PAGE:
Besides "Millionaire," games shows such as NBC's "Deal Or No Deal" and Fox's "Are You Smarter Than a 5th Grader?" bring in solid ratings. Why the renaissance now? "Shows like 'Millionaire,' game shows, are so much cheaper to produce and dramas, comedies, news magazines and other reality shows," Davies explained. "They're all so interactive. They have extensions. They have sort of quality to them. They do really good jobs in lots of different time periods across television at a sort of at a great price point. The point that we're now seeing great vertical pressure on show budgets and on time periods up and down the dial. Game shows are back and we're making apart from 'Millionaire' coming back in primetime, we're making a lot of games."
Turning 78 years old later this month and showing no signs of slowing down, Philbin doesn't see his busy work schedule as anything out of the ordinary. "Well, you know, the morning show ["Live With Regis & Kelly"] is pretty simple. I don't get there until around 8:25 in the morning, look at the papers... but that is such a spontaneous show and I've been doing it so long that I don't consider it work. I kind of look forward to it every day, going in and shooting the breeze with Kelly [Ripa] and then interviewing the people and it's over; it couldn't be simpler." His reasons for returning to "Millionaire" come across as more sentimental than anything else. "It's very special to me with a highlight in my career and in my life and I loved every minute of the five years that we did it and it's a thrill to be back. So that's frankly why I'm doing it."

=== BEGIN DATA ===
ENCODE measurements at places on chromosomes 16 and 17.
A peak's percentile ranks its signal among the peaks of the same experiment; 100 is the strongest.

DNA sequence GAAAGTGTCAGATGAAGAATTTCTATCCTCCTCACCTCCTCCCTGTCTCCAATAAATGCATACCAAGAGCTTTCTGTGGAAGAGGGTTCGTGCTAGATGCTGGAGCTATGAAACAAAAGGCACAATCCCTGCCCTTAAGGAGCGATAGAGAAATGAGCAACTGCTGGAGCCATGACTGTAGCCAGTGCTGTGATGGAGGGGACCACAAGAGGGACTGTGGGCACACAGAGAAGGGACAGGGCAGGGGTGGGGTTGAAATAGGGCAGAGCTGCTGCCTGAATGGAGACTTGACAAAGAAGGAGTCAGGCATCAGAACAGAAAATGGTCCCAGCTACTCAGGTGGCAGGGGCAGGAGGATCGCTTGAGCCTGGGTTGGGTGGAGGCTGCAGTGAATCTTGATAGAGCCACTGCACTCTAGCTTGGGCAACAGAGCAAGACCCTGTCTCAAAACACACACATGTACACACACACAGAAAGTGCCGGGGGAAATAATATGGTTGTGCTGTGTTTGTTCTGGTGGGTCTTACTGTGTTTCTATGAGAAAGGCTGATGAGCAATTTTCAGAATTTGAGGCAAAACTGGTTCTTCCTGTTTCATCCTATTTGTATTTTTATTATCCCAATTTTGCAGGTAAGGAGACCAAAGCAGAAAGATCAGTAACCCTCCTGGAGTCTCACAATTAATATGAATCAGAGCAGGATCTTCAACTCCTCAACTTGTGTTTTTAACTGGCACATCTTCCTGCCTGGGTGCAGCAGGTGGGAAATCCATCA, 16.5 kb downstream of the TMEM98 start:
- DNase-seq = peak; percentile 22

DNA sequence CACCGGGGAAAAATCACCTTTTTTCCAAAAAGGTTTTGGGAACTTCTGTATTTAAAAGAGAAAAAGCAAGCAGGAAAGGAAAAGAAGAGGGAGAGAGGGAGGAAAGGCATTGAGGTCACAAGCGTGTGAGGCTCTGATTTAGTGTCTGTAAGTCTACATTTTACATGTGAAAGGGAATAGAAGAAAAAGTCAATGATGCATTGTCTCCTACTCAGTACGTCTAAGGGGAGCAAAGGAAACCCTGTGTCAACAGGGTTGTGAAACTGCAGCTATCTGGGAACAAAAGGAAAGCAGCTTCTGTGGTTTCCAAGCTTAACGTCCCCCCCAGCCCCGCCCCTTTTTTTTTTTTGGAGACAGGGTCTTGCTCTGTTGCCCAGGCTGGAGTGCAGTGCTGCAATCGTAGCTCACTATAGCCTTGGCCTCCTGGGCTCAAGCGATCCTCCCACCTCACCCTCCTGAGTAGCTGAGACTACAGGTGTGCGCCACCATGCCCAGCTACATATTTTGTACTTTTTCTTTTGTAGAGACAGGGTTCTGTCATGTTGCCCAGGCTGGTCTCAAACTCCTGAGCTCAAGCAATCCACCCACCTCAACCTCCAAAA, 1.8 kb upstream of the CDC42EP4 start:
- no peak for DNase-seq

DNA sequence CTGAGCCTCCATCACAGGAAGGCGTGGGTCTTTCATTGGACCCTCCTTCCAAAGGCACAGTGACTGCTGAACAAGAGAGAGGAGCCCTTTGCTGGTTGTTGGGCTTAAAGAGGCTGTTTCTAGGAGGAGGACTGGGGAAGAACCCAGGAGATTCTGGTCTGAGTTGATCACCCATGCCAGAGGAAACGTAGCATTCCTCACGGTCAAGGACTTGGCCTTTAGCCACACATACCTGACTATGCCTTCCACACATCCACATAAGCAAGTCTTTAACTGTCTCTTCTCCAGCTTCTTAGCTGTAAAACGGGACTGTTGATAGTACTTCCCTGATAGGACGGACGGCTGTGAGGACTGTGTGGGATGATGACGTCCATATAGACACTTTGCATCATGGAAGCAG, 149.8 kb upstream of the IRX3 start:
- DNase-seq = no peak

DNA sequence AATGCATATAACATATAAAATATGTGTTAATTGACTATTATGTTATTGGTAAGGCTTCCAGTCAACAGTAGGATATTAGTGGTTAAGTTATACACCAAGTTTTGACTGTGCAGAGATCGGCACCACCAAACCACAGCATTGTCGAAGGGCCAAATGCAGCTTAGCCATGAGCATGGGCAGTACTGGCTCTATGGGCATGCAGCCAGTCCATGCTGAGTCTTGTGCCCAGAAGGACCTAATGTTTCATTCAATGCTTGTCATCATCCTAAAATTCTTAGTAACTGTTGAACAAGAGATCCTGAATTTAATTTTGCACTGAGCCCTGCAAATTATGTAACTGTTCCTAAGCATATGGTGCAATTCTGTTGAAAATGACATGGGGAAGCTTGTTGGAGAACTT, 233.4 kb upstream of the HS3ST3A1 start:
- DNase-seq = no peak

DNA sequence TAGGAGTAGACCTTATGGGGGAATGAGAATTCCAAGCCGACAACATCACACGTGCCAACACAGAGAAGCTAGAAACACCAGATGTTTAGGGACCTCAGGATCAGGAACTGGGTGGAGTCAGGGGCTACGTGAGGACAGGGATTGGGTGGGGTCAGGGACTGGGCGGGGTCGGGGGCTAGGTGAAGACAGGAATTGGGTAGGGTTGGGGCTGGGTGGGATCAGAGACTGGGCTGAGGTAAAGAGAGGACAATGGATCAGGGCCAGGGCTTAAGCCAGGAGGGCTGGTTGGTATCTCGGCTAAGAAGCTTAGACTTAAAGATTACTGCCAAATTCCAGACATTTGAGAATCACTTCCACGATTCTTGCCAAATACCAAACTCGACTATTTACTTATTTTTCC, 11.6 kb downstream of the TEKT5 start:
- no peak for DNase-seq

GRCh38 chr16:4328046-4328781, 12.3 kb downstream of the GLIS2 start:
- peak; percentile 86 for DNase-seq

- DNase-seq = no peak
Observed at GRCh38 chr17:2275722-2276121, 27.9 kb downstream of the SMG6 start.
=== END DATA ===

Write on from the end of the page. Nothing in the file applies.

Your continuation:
Since the returning show will have a different celebrity appear in each episode, do Philbin and Davies have a dream celebrity they'd like to see on the show? "We've never discussed it," Philbin said, "[but] I think just because you never see him anywhere but on his own show, I'd love to have David Letterman come on the show." Davies said his choice would be comedian Norm MacDonald, who had appeared on a celebrity edition of the show in the past. "Norm is the only celebrity we've ever had on the show who got all the way to the million dollar question. I still think he's bearing a little bit of a grudge against Regis because he thinks Regis talked him out of the right answer, which is rubbish, of course. But I know he really wants to come back and sit in that chair opposite Regis and I'd love to see Norm back again."
Despite the few celebrities that won't be appearing on the tenth anniversary edition, they've had no problem getting many others. "We have been really blown away by the response of both celebrities and experts to coming back on this show," Davies said. "Sam Donaldson, George Stephanopoulos, Wolf Blitzer, Cokie Roberts... we just got really great interesting people and everybody comes to the show and brings something kind of new and different."
The big question for Philbin and Davies - will the show come back full-time if the ratings are strong? "Both of us would love for this to come back as an event once every year in the summer," Davies said. "I think if this works it's a great thing for ABC in August. It's a great way for them to promote their fall schedule. It's a great time. It's when 'Millionaire' first went on the air. It's when we woke up the idea of summer programming. And I think what's so great for us is that after the whole 363 episodes in three years, Millionaire has really gone back to its roots with this run. The eleven nights over two weeks, the phone game being back, fastest finger being back, lots of elements about the original that just made it so special and I think we'd like it to remain special."
"Who Wants to Be a Millionaire" returns to ABC this Sunday at 8:00/7:00c and will then air for 11 nights (Sunday � Thursday) at 8:00/700c with the finale on Sunday, August 23.